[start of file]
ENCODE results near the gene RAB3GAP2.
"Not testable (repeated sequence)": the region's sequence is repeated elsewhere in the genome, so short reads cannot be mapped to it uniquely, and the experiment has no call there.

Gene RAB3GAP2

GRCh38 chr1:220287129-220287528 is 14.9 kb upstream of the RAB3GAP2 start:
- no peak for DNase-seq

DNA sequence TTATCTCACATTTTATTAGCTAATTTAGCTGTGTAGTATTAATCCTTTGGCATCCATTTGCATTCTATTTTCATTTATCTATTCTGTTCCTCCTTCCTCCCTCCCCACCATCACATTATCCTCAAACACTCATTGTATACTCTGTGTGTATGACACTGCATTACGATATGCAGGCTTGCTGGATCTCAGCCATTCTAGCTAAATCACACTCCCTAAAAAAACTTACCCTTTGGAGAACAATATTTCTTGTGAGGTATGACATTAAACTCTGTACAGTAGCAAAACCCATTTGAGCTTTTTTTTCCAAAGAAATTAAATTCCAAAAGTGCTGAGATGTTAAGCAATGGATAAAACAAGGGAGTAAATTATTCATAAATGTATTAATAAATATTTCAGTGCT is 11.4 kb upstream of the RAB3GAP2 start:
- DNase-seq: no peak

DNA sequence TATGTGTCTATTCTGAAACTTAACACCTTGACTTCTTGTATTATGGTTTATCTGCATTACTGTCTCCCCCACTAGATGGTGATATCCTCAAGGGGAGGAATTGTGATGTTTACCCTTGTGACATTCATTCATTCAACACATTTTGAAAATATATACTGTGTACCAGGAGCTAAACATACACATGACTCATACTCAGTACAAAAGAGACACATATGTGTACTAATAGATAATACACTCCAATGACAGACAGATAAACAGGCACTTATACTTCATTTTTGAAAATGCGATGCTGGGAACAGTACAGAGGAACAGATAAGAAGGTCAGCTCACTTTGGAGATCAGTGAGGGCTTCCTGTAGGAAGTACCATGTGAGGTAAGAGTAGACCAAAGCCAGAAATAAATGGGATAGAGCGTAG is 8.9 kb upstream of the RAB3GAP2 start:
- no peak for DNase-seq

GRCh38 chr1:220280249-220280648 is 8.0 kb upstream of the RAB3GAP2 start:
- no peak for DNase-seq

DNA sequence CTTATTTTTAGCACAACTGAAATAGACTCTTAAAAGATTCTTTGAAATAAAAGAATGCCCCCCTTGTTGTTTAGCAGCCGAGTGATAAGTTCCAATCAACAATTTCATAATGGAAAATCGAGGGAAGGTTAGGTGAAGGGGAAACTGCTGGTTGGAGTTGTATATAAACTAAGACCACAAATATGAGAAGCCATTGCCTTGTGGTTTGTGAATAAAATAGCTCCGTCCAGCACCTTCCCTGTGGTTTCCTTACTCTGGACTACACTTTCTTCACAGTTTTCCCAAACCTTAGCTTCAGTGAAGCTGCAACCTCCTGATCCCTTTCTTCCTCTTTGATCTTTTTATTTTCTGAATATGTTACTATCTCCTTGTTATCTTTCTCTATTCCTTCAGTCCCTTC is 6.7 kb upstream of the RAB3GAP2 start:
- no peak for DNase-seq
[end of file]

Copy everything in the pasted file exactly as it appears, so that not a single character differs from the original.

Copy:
ENCODE results near the gene RAB3GAP2.
"Not testable (repeated sequence)": the region's sequence is repeated elsewhere in the genome, so short reads cannot be mapped to it uniquely, and the experiment has no call there.

Gene RAB3GAP2

GRCh38 chr1:220287129-220287528 is 14.9 kb upstream of the RAB3GAP2 start:
- no peak for DNase-seq

DNA sequence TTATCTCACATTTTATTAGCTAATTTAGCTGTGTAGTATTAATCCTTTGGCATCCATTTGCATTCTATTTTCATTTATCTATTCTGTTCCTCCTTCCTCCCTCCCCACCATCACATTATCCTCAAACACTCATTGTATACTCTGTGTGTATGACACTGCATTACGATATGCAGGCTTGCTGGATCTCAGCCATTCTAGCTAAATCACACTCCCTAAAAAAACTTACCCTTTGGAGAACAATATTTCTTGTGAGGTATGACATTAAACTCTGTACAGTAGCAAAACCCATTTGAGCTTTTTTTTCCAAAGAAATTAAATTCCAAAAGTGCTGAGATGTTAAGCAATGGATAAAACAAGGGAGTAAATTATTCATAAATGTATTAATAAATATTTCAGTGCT is 11.4 kb upstream of the RAB3GAP2 start:
- DNase-seq: no peak

DNA sequence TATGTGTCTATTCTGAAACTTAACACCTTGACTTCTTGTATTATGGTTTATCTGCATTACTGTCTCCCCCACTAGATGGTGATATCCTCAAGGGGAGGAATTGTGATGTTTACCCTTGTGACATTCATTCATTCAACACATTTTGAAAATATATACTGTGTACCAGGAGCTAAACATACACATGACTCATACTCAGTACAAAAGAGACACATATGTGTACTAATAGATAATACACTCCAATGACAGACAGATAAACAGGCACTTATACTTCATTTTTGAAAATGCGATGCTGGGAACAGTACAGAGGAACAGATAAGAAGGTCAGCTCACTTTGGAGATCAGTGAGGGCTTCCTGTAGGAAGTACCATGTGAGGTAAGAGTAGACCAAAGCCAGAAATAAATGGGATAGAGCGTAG is 8.9 kb upstream of the RAB3GAP2 start:
- no peak for DNase-seq

GRCh38 chr1:220280249-220280648 is 8.0 kb upstream of the RAB3GAP2 start:
- no peak for DNase-seq

DNA sequence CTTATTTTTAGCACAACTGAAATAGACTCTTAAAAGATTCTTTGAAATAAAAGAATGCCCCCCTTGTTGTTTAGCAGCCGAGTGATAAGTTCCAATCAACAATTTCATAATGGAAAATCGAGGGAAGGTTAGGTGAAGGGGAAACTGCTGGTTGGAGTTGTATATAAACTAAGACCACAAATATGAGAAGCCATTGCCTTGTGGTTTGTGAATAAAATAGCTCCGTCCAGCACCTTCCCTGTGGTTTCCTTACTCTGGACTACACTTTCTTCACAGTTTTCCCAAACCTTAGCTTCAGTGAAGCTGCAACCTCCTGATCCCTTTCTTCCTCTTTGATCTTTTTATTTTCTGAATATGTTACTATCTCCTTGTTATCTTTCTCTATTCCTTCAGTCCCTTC is 6.7 kb upstream of the RAB3GAP2 start:
- no peak for DNase-seq